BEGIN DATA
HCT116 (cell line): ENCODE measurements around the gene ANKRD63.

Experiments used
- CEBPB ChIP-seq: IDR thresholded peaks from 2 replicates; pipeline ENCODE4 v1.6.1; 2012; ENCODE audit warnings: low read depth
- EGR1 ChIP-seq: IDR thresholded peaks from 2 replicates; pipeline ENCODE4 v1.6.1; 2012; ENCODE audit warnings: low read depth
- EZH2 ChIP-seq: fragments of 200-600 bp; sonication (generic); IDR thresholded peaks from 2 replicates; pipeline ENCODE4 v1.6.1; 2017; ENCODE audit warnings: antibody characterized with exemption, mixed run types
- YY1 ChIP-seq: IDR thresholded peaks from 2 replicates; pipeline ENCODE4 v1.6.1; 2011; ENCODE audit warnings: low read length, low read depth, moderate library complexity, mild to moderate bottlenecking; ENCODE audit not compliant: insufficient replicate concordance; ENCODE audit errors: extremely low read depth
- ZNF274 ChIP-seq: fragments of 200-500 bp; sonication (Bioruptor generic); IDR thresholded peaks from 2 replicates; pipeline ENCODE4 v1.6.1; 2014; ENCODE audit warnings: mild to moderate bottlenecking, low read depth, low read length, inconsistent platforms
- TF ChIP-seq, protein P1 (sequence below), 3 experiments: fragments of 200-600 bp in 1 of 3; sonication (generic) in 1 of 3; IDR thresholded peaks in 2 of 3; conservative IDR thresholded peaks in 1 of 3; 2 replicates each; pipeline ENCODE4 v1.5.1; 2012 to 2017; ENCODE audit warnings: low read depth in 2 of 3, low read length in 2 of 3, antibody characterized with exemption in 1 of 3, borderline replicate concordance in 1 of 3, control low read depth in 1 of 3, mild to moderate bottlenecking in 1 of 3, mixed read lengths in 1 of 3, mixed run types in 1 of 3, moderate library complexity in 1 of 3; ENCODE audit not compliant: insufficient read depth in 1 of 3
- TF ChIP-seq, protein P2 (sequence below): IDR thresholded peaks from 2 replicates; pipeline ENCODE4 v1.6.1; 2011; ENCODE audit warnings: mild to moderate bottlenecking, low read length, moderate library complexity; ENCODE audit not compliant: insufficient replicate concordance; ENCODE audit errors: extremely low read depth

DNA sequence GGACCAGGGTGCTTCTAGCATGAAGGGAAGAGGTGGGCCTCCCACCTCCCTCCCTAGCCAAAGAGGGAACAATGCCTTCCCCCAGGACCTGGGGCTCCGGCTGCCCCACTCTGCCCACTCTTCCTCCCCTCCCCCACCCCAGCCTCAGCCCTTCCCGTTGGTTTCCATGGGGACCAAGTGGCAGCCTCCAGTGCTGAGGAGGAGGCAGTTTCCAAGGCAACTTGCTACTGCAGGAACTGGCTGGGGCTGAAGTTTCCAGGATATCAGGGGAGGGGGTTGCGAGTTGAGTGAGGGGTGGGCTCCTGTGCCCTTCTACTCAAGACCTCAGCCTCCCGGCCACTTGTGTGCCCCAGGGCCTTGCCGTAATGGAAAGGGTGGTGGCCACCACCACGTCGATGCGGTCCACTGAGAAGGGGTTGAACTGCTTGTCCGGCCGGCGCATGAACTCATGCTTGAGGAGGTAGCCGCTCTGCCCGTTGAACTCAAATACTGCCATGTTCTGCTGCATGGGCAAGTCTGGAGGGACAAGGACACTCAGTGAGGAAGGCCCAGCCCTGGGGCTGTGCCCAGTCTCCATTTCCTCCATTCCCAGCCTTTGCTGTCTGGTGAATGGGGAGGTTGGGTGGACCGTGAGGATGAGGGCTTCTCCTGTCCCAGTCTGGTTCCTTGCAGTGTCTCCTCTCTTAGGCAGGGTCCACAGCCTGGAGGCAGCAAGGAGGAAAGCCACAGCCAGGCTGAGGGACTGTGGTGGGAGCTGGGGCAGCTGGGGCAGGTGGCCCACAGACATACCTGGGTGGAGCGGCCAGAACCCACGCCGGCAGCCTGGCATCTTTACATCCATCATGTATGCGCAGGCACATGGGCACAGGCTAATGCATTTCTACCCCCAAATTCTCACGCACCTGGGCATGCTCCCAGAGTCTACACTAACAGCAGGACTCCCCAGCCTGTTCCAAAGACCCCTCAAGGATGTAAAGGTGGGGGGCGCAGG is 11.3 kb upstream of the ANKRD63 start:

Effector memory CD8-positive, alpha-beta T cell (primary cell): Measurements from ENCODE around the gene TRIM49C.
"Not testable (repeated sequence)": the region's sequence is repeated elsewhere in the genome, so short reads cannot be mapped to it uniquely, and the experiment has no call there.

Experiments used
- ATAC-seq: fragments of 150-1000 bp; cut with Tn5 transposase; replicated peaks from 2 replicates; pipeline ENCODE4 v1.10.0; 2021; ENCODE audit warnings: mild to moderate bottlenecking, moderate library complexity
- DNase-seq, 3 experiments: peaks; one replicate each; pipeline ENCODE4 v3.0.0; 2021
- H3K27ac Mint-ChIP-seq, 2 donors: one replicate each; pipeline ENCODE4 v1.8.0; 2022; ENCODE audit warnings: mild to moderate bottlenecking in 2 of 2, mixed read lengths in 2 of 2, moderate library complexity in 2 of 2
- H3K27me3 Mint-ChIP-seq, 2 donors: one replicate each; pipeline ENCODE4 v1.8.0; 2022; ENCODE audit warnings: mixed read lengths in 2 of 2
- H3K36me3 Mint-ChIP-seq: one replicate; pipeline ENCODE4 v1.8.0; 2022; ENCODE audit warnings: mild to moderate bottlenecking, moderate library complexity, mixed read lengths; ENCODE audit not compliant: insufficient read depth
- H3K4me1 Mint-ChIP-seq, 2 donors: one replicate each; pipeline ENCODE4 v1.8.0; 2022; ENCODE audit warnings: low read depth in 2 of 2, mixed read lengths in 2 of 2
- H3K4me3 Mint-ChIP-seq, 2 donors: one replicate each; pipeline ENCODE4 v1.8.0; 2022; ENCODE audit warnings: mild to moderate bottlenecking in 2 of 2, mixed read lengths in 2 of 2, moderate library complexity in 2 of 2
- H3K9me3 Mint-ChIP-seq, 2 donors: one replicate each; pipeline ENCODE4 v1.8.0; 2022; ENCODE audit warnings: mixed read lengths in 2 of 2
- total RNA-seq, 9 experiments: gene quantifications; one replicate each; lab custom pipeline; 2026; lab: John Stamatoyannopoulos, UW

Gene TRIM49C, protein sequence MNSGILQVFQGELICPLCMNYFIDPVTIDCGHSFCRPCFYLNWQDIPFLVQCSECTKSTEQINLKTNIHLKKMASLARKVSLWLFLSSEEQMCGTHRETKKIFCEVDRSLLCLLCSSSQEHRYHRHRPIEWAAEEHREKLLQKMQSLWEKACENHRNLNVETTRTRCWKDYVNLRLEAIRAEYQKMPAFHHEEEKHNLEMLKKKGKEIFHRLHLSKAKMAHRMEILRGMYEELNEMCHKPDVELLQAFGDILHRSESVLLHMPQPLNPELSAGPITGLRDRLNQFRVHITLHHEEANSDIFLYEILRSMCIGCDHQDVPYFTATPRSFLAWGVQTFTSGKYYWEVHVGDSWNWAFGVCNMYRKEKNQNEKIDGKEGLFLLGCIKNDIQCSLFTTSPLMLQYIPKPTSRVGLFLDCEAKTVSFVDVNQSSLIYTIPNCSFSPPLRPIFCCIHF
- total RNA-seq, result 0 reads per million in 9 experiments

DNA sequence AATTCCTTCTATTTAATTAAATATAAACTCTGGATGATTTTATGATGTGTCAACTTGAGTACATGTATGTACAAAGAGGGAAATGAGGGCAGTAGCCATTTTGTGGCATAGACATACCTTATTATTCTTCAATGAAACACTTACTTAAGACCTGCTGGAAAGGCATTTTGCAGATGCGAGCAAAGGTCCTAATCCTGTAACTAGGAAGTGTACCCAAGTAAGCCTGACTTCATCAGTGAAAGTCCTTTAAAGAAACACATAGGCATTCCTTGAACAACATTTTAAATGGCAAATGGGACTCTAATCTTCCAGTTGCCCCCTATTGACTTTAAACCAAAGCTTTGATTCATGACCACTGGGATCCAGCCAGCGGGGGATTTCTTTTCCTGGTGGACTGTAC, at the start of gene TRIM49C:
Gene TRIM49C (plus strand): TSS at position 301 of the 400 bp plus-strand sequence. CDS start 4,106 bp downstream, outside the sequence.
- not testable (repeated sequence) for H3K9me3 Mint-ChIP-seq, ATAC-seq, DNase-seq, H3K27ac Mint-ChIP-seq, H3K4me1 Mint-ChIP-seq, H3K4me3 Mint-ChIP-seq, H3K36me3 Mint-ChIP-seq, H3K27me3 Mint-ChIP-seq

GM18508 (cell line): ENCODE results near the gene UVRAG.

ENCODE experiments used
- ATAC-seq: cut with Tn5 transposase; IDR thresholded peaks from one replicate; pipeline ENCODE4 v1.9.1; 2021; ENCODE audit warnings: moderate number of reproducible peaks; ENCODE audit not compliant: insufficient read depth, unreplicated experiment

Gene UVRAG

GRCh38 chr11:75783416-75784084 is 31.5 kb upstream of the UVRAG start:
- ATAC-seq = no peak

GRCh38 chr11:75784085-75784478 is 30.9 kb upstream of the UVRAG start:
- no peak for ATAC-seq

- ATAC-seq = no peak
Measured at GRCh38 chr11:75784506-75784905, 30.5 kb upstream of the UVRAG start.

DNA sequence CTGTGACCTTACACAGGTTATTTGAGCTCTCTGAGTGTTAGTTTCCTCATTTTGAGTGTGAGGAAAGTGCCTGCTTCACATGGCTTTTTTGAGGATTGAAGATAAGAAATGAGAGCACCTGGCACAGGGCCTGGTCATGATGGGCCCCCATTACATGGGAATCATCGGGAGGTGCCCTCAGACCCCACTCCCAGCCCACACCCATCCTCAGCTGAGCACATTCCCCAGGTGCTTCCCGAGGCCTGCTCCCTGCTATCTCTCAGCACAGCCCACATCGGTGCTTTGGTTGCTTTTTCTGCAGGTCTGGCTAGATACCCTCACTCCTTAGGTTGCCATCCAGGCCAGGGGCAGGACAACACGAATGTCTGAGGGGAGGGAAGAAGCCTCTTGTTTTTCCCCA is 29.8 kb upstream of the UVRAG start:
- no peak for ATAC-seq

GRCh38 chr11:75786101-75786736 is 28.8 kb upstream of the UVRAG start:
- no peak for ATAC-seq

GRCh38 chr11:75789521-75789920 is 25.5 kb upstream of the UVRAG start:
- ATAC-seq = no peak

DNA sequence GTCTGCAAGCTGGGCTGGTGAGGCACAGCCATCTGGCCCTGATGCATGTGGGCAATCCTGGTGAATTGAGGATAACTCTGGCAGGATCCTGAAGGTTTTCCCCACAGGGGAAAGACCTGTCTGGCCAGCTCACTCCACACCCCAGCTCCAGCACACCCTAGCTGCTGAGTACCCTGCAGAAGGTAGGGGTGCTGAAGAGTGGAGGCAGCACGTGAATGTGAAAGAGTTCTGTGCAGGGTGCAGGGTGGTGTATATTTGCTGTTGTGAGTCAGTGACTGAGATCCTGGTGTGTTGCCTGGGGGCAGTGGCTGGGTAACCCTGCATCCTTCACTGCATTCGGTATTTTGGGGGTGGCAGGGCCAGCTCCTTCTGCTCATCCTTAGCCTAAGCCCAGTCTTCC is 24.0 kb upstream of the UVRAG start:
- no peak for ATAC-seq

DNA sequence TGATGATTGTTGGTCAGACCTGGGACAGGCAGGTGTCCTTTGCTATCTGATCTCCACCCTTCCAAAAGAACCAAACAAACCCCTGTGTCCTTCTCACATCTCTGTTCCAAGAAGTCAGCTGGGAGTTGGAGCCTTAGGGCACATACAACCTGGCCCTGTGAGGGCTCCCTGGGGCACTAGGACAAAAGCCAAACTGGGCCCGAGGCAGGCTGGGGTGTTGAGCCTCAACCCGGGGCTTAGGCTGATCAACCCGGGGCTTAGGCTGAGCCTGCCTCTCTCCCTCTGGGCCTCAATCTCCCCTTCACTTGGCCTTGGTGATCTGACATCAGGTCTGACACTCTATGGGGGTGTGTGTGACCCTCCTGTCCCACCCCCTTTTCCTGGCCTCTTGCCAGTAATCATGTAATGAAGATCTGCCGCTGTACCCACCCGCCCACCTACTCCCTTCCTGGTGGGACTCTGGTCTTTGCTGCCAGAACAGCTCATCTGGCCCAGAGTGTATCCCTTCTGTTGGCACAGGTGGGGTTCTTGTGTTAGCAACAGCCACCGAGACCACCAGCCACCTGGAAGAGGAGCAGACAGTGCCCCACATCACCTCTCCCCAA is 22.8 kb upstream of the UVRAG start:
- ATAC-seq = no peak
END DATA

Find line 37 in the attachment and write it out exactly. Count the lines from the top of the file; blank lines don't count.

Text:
Measured at GRCh38 chr11:75784506-75784905, 30.5 kb upstream of the UVRAG start.